Nicole BeeselyMelanoma

I say yes to every experience I’m offered and try to live the mundane days as normally as possible.

Nicole's Story

Nicole Beesely had just finished being a caregiver for her best friend during her treatment for cervical cancer, when Nicole herself was diagnosed with melanoma. After surgery that was thought to be curative, doctors later discovered that her cancer had spread to her brain and other organs. Nicole then began treatment with the checkpoint inhibitor nivolumab (Opdivo®).

Question and Answers

How and when did you first learn you had cancer?

I’m a 29-year-old pharmaceutical representative from Rhode Island and New Jersey. I love traveling, reading, and a good glass of wine! Before I was diagnosed with melanoma, my best friend Christina was diagnosed with cervical cancer. I spent a year fighting right along with her, raising money for hospital bills, and being the best friend I could while my friend was going through something so devastating.

About two months after Christina found out she had no evidence of disease (NED), I went to the doctor myself. I had a lump behind my ear that suddenly had grown bigger. After a biopsy of my parotid gland (a salivary gland near the ear), the doctor found melanoma, and I was sent to Dana-Farber.

My first PET/CT showed only my parotid gland was affected, so the surgeon at Dana-Farber successfully removed the gland without having to sacrifice my facial nerve. I also had a neck dissection to remove all 21 lymph nodes in my neck. The lymph nodes came back clear, so I thought I was safe.

How did you learn about immunotherapy and why did you decide to do it?

I had 25 rounds of radiation. I lost the hair on the back of my head and hearing in my ear and had some pretty bad burns. It killed my ability to taste and made me super nauseous.

In April, I woke up with facial paralysis. The doctors figured it was Bell’s Palsy, but a full body scan found my brain tumor. They removed the tumor, and I underwent a course of targeted brain radiation.

Two months later, after severe nausea, I was back in the ER, and they told me I had a stomach ulcer and sent me on my way. After that did not resolve, they did a lower endoscopy and found a polyp. After removing it, I had severe cramps, so another surgeon (thinking they perforated my bowel) went in to correct it and found several large tumors in my small and large intestines. He did a small and large bowel resection removing 30cm of my intestines. Everything they removed came back positive for melanoma. Another scan revealed several smaller spots on my liver, other areas of my intestines, and stomach. After that, I began treatment with Opdivo right away.

What was treatment like? Did you have any side effects?

I had my first Opdivo treatment in June. I had some side effects, diarrhea mostly. In the first scans it looked like my lesions had actually grown a few centimeters. But I only had about three treatments and my doctor told me not to worry—immunotherapy can cause inflammation, which on early scans can make it look like the cancer is progressing. This is sometimes called “pseudo-progression.”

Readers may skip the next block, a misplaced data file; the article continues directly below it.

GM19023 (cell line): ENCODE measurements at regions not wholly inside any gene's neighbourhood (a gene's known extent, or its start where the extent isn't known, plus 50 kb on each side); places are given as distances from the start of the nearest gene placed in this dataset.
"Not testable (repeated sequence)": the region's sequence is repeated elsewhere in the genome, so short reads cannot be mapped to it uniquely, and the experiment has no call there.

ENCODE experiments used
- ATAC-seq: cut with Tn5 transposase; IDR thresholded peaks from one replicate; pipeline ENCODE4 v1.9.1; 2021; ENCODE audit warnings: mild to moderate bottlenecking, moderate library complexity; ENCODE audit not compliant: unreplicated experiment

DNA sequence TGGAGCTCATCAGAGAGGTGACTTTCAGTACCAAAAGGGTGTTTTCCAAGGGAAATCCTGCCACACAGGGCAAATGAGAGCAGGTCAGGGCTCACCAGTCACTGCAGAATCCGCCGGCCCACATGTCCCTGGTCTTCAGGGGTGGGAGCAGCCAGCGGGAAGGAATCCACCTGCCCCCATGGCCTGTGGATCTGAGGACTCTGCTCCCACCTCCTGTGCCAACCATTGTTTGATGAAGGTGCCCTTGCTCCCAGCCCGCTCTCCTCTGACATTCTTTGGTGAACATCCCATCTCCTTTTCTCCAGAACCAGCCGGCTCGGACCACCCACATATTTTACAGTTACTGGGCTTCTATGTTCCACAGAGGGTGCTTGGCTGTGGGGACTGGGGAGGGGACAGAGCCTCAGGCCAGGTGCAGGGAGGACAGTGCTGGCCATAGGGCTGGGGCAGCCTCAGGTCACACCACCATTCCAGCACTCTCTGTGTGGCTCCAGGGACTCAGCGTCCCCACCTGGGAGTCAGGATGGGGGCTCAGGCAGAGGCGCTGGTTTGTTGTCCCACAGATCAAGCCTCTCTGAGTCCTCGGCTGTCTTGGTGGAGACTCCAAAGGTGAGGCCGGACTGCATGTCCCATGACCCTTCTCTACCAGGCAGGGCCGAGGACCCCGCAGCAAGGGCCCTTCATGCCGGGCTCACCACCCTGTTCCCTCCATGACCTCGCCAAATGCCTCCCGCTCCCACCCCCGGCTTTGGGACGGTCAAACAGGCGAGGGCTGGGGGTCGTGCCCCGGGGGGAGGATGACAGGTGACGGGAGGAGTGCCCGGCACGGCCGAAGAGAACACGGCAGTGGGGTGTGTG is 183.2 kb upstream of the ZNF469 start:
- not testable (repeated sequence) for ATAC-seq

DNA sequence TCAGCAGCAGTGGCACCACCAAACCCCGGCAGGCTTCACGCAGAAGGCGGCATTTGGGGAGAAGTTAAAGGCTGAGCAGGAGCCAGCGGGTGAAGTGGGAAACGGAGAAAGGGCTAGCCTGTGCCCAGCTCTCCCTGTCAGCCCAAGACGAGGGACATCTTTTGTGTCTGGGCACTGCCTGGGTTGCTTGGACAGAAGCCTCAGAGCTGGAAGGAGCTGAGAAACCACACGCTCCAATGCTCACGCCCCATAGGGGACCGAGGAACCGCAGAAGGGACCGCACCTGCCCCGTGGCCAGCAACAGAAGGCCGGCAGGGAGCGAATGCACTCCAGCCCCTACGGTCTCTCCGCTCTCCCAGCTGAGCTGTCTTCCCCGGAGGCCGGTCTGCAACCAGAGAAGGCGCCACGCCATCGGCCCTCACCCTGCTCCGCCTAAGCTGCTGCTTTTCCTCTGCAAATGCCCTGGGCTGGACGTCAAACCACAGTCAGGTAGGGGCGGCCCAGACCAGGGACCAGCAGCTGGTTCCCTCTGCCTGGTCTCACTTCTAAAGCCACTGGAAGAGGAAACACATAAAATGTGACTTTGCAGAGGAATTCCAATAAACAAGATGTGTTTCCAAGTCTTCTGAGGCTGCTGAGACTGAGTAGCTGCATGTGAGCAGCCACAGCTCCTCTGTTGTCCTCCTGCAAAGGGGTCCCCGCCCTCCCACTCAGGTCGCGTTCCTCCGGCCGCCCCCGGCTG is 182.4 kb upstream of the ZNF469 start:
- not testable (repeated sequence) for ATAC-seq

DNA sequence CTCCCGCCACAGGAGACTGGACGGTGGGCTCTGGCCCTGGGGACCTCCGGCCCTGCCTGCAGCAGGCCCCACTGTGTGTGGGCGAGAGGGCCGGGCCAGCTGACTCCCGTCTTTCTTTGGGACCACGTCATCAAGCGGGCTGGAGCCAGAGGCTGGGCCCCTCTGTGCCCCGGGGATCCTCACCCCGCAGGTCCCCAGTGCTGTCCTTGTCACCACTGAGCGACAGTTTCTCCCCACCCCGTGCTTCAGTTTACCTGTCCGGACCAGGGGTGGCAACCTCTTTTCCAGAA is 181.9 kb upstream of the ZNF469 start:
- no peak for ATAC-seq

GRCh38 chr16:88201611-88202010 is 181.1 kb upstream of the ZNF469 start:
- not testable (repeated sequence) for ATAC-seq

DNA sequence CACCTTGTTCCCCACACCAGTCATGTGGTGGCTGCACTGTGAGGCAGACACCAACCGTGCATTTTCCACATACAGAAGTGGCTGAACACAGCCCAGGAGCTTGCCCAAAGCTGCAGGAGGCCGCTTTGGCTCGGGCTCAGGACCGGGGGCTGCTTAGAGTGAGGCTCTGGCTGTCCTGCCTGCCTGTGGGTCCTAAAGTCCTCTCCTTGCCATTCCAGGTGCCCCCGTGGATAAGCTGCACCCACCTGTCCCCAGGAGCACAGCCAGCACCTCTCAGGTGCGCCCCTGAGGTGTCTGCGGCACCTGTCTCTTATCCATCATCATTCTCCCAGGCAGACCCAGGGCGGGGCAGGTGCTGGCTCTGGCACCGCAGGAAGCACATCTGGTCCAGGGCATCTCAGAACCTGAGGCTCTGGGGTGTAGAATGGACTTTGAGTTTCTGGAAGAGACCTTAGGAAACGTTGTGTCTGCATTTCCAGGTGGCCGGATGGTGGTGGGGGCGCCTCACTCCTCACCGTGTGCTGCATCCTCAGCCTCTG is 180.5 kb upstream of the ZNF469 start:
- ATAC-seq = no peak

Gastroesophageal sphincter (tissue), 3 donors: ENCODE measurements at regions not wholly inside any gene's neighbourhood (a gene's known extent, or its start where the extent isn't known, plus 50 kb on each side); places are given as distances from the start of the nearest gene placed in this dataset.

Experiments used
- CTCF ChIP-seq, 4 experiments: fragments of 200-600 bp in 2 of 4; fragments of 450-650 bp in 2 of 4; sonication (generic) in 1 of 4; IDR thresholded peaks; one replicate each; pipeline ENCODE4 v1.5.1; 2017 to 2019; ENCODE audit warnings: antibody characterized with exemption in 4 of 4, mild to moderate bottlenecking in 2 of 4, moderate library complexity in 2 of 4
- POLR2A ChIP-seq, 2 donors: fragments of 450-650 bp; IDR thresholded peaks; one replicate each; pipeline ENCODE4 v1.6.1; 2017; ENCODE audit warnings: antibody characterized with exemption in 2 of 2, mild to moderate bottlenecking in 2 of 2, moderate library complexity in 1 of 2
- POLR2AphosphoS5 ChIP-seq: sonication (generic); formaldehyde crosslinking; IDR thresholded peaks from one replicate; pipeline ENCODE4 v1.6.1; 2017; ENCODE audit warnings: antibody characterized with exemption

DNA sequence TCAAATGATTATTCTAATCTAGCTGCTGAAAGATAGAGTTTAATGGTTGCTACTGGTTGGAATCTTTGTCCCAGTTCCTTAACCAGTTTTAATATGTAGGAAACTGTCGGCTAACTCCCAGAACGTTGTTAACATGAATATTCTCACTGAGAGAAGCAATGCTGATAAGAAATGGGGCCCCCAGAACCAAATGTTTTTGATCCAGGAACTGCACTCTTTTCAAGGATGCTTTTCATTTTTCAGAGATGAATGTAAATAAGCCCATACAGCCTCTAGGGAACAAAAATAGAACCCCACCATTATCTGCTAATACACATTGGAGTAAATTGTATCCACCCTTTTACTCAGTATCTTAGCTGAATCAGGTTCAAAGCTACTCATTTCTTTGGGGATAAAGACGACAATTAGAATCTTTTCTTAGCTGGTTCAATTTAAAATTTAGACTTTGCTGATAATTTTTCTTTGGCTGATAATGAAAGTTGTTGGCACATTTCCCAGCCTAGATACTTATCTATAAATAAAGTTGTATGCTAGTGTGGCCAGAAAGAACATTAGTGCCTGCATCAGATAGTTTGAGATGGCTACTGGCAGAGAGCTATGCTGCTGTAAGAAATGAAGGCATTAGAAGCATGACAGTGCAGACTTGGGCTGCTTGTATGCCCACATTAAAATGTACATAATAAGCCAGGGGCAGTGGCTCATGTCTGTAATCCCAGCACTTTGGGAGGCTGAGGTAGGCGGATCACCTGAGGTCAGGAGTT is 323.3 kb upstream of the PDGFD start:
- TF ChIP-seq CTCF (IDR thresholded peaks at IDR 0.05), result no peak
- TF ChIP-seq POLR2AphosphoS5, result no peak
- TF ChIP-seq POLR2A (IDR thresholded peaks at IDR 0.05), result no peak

After my 10th treatment, my five lesions have all shrunk by 50% or more. I’m still having side effects, just the diarrhea, which can be severe if you don’t deal with it properly. At first I was put on steroids, but as the dosages went down and I came off them, it would return. It can get worse from time to the time, usually the further out from treatment the worse it gets. (Treatment is every 2 weeks so at the end of my two week cycle it tends to flare up.)

How did immunotherapy compare to other treatments you may have received, if any?

In many ways it hasn’t changed too much about my life, although the way I live may be different. Even though I’m still fighting, I’m happier. I say yes to every experience I’m offered and try to live the mundane days as normally as possible. I feel like that’s really helped me keep things together and not let cancer take over my life.

Are there things that surprise you about the cancer experience?

At the end of the day, it doesn’t really matter what type of cancer you have; connecting with someone who gets it, especially your best friend, is always on another level than with anyone else. We always joke that I was jealous of the attention she was getting so I had to go and follow in her foot steps and get cancer, too. It’s a joke people without cancer don’t get, and get uncomfortable when I say it…but Christina and I always say, cancer can be funny! Laughter is the best medicine, no? 

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Patient education information supported by a charitable donation from Bristol-Myers Squibb Company.